Shopping Center Business

MAY 2015

Shopping Center Business is the leading monthly business magazine for the retail real estate industry.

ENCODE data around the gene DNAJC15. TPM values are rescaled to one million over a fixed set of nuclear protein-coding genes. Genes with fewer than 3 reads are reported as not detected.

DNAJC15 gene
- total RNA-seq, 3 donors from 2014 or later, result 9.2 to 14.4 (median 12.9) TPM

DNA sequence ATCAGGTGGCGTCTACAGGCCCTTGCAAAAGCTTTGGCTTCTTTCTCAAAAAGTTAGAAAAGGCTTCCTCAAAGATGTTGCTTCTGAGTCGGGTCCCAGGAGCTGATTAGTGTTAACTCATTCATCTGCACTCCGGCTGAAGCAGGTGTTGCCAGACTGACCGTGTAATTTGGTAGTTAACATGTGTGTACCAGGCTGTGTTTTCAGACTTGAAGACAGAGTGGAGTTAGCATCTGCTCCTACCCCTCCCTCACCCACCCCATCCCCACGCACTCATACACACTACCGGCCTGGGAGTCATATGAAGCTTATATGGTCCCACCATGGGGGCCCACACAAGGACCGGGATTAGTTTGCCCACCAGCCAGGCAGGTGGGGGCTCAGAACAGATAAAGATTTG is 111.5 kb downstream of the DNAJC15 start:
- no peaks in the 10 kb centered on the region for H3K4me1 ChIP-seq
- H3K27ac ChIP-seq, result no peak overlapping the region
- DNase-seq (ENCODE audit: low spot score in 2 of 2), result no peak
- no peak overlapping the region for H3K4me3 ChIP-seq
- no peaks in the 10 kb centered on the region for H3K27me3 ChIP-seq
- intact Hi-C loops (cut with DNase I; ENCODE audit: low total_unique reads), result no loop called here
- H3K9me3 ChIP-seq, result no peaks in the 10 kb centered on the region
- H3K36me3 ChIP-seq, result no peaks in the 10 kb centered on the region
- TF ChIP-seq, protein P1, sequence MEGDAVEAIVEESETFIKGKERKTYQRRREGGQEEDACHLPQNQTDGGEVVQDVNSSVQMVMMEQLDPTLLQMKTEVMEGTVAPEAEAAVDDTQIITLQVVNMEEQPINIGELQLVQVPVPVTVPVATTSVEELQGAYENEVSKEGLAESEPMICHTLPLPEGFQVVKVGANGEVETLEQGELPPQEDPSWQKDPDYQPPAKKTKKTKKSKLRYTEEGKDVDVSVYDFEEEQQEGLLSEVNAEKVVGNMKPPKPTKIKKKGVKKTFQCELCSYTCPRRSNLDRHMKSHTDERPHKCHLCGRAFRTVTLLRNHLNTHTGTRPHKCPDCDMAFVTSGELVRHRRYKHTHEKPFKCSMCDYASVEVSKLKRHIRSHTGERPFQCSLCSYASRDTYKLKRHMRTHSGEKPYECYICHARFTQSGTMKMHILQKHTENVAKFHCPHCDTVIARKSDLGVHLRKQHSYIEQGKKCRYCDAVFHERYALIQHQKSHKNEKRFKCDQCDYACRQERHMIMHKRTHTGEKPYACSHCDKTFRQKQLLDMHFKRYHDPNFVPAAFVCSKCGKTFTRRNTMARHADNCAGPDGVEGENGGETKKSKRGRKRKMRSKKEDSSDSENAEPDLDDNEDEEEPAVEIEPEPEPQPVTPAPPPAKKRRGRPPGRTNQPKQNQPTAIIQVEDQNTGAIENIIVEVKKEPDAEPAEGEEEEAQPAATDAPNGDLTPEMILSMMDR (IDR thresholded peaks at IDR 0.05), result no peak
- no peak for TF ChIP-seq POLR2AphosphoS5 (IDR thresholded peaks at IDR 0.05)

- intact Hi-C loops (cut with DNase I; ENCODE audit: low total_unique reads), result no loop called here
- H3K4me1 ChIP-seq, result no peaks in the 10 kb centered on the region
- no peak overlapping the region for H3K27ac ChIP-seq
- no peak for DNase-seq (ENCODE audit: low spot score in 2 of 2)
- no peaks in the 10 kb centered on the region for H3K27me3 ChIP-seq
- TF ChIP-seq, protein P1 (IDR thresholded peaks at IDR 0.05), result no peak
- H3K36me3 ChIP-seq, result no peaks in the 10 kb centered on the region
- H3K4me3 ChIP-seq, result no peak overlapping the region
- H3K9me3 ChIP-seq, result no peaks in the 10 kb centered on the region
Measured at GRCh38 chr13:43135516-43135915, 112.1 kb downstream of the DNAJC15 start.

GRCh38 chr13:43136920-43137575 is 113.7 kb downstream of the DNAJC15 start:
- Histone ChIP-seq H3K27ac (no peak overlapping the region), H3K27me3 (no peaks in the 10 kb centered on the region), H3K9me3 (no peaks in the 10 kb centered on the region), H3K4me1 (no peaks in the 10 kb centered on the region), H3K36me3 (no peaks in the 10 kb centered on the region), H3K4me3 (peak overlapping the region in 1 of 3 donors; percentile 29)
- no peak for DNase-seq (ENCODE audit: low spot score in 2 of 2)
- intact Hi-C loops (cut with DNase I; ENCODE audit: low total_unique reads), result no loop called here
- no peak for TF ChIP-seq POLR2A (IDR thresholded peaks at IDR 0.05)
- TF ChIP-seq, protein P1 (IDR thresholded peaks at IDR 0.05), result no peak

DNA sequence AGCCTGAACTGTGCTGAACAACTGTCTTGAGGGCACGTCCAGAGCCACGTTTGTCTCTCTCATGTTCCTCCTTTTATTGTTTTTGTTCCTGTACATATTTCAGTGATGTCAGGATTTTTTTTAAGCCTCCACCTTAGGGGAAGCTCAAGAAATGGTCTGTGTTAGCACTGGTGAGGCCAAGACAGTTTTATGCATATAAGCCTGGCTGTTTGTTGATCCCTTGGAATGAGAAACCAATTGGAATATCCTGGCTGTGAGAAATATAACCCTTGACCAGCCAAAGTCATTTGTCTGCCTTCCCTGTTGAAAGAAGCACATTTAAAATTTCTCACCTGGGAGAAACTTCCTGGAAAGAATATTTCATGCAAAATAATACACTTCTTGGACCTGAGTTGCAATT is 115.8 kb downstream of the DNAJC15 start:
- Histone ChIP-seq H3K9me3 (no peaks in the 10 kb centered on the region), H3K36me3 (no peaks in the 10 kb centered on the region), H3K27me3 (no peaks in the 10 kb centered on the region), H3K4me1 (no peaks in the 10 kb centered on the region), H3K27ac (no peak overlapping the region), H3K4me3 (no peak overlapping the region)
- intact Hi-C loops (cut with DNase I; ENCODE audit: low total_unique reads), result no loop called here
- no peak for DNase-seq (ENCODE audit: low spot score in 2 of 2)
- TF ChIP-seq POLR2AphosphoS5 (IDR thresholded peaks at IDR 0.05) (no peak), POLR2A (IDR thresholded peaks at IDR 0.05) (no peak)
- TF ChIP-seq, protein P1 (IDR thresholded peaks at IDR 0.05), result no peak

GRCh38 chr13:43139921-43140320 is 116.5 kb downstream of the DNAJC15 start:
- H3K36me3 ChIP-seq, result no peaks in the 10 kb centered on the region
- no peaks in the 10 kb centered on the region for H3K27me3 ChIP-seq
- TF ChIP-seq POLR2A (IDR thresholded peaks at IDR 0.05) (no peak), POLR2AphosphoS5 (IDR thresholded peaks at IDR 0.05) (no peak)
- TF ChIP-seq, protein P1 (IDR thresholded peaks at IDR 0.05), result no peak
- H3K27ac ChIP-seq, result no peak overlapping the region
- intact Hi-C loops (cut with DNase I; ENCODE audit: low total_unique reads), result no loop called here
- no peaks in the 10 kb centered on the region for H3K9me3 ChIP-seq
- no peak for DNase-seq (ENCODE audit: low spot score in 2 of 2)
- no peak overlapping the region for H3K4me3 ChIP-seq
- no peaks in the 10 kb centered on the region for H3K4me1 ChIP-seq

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214 • SHOPPING CENTER BUSINESS • MAY 2015 Like many fast casual chains, VertsKe- bap closely studies demographics when choosing new restaurant locations. The site selection criterion includes high- income areas in nicer, newer shopping centers. Often, VertsKebap seeks out gro- cery-anchored shopping centers because customers tend to visit grocery stores multiple times per week. Fast casual res- taurants also perform well in mixed-use developments. It's important for fast casual restaurants to have easy access to parking, as well as convenient ingress and egress, because customers are still looking to get in and out of the restaurant quickly. "At Newk's Eatery we serve some of the most unique, best tasting food in the fast casual category," says Cheek. "But we're still a convenience play, not a destination. People don't typically drive 20 miles go visit a fast casual restaurant for their 15th anniversary." Newk's Eatery generates 70 percent of its business during lunch and 30 percent during dinner. The restaurant is not open for breakfast. The Salad King Berge Simonian is the founder and president of Salata, a salad-based con- cept headquartered in Houston. Simo- nian opened his first restaurant in 1988, which was unsuccessful because he did not have enough experience in the indus- try. Simonian opened another in 1994, and over the years began noticing the line for salads getting longer and longer. In 2005, the first Salata location opened in downtown Houston. The company now operates 42 loca- tions in Houston, Austin, Dallas, Los An- geles and Chicago, and plans to expand to Phoenix soon. Salata manufactures 18 products in-house, including 10 dress- ings, three soups and five sauces, which Simonian says is key to its success. The company's locations in downtown areas range from 750 to 1,800 square feet, while suburban locations range from 1,800 to 4,000 square feet. Salata is one of several fast casual concepts that offers customization of its products. Patrons choose their own salad ingredients inside the restaurant and the price does not change no matter how many toppings are chosen. "Customers want transparency, they want to see their food," says Simonian. "They want to create and build the dish they will eat." Cincinnati-based Tom+Chee is another expanding fast casual restaurant chain of- fering customization. The restaurant was founded in 2010 and boasts 24 locations, but the founders hope to total 55 locations by the end of this year. It's target demo- graphic ranges from 18 to 44. "We're opening about one new restau- rant per week right now," says Marty Boy- er, director of marketing for Tom+Chee. The first Tom+Chee in Texas is sched- Salata is a salad-based concept headquartered in Houston. It is one of several fast casual concepts that offers customization of its products. Where Retailers & Developers Converge HOFFMAN ESTATES 847-781-2662 Booth N2335V Visit our Booth at

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